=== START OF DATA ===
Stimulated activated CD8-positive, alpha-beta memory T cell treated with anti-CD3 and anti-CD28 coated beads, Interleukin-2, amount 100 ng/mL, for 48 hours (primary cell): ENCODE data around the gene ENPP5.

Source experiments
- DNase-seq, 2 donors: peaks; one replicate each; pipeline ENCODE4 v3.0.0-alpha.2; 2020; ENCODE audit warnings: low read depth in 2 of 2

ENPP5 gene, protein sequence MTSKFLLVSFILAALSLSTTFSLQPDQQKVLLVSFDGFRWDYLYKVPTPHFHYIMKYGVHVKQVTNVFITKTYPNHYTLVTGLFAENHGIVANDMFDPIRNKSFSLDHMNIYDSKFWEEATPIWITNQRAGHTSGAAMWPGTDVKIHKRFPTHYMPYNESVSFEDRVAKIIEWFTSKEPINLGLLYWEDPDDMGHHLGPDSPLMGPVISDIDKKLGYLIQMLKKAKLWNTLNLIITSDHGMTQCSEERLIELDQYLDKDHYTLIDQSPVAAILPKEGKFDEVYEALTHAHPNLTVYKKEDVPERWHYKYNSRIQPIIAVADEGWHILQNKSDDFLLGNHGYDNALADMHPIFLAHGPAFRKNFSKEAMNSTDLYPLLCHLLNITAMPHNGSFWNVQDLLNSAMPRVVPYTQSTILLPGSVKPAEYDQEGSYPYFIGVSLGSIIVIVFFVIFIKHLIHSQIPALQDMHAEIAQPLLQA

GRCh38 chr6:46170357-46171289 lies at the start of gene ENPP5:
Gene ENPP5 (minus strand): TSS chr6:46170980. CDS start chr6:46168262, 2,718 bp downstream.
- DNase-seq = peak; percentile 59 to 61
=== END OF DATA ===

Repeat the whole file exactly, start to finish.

Stimulated activated CD8-positive, alpha-beta memory T cell treated with anti-CD3 and anti-CD28 coated beads, Interleukin-2, amount 100 ng/mL, for 48 hours (primary cell): ENCODE data around the gene ENPP5.

Source experiments
- DNase-seq, 2 donors: peaks; one replicate each; pipeline ENCODE4 v3.0.0-alpha.2; 2020; ENCODE audit warnings: low read depth in 2 of 2

ENPP5 gene, protein sequence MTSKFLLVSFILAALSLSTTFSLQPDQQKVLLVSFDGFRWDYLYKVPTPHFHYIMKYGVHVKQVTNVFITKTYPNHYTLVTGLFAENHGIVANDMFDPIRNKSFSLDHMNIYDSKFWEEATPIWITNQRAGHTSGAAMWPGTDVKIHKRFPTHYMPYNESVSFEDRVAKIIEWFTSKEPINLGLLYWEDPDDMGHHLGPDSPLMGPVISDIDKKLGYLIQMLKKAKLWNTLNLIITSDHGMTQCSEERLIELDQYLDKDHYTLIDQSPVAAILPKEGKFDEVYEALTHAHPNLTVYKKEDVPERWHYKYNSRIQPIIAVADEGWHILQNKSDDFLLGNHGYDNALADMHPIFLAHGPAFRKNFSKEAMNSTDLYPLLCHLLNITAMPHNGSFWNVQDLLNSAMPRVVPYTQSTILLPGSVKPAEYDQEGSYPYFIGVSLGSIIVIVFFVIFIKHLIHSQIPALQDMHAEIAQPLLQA

GRCh38 chr6:46170357-46171289 lies at the start of gene ENPP5:
Gene ENPP5 (minus strand): TSS chr6:46170980. CDS start chr6:46168262, 2,718 bp downstream.
- DNase-seq = peak; percentile 59 to 61